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Today's Stichomancy for Kelsey Grammer

The first excerpt represents the element of Air. It speaks of mental influences and the process of thought, and is drawn from The Monster Men by Edgar Rice Burroughs:

and hailed the passing prahu.

His men recognized his voice immediately and as they knew nothing of the defection of any of their fellows, turned the boat's prow toward shore without waiting for the command from von Horn. The latter, fearing treachery, sprang to his feet with raised rifle, but when one of the paddlers explained that it was the Rajah Muda Saffir who hailed them and that he was alone von Horn permitted them to draw nearer the shore, though he continued to stand ready to thwart any attempted treachery and warned both the professor


The Monster Men
The second excerpt represents the element of Fire. It speaks of emotional influences and base passions, and is drawn from The Professor by Charlotte Bronte:

now live; your only chance of getting a competency lies in marrying a rich widow, or running away with an heiress."

"I leave such shifts to be put in practice by those who devise them," said I, rising.

"And even that is hopeless," he went on coolly. "What widow would have you? Much less, what heiress? You're not bold and venturesome enough for the one, nor handsome and fascinating enough for the other. You think perhaps you look intelligent and polished; carry your intellect and refinement to market, and tell me in a private note what price is bid for them."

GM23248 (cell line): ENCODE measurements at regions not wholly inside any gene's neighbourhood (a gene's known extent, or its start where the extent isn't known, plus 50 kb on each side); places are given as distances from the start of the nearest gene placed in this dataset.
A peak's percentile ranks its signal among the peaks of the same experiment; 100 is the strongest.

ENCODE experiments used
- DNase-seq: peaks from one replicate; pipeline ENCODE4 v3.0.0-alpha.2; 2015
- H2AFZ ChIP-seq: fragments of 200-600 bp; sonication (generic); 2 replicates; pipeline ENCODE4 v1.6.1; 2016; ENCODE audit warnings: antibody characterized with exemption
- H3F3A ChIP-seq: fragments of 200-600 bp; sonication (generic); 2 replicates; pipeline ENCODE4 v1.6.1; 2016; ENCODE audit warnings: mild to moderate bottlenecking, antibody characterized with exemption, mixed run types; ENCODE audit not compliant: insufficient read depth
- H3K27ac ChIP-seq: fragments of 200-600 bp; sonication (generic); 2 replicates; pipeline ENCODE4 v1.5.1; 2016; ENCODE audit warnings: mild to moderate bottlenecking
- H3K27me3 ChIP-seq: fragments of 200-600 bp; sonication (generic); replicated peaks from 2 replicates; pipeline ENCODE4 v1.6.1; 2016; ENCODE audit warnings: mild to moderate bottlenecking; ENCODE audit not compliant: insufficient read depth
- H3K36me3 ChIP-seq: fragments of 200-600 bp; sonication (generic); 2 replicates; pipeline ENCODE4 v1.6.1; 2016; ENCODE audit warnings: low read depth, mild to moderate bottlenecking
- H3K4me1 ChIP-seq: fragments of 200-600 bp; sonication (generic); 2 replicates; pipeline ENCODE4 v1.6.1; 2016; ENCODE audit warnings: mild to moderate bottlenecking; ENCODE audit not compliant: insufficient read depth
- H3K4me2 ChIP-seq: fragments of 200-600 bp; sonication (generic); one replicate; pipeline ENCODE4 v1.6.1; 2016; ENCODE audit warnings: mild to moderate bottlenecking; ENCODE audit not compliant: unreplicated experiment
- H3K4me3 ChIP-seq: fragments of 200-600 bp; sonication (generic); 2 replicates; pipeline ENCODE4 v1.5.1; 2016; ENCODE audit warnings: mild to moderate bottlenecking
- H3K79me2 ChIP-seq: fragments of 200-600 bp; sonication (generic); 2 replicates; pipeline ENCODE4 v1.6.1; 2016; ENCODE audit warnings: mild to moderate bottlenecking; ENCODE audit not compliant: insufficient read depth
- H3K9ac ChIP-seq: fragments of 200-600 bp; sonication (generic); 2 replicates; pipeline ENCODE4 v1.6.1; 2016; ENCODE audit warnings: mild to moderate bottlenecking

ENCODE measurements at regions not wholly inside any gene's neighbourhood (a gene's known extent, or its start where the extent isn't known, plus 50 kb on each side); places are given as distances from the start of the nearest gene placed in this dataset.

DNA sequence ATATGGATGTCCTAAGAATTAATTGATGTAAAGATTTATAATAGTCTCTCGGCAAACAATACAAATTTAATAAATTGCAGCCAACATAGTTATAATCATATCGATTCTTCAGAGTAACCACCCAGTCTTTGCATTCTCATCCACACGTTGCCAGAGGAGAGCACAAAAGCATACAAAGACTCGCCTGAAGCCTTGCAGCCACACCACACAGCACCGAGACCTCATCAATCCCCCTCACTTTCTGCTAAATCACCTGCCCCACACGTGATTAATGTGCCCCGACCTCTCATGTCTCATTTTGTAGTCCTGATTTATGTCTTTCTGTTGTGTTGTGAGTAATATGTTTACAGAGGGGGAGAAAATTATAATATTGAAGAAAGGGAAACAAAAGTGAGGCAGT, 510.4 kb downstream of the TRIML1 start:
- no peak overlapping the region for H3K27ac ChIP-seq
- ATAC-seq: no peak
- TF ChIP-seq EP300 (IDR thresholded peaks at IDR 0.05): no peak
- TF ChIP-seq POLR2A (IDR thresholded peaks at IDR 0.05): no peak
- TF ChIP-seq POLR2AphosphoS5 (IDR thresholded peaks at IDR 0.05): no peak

Mr. Hunsden had taken his tone for the night; the string he


The Professor
The third excerpt represents the element of Water. It speaks of pure spiritual influences and feelings of love, and is drawn from The Perfect Wagnerite: A Commentary on the Niblung's Ring by George Bernard Shaw:

a fashion that no weapon can hurt him. She has, however, omitted to protect his back, since it is impossible that he should ever turn that to a foe. They agree accordingly that on the morrow a great hunt shall take place, at which Hagen shall thrust his spear into the hero's vulnerable back. The blame is to be laid on the tusk of a wild boar. Gunther, being a fool, is remorseful about his oath of blood-brotherhood and about his sister's bereavement, without having the strength of mind to prevent the murder. The three burst into a herculean trio, similar in conception to that of the three conspirators in Un Ballo in Maschera; and the act concludes with a joyous strain heralding

The fourth excerpt represents the element of Earth. It speaks of physical influences and the impact of the unseen on the visible world, and is drawn from The Lone Star Ranger by Zane Grey:

cheerful outlaw in the eyes.

"I reckon it is. Wal, I've had some bad wounds I lived over. Guess mebbe I can stand this one. Now, Buck, get me some place in the brakes, leave me some grub an' water at my hand, an' then you clear out."

"Leave you here alone?" asked Duane, sharply.

"Shore. You see, I can't keep up with you. Brown an' his friends will foller us across the river a ways. You've got to think of number one in this game."

"What would you do in my case?" asked Duane, curiously.

"Wal, I reckon I'd clear out an' save my hide," replied


The Lone Star Ranger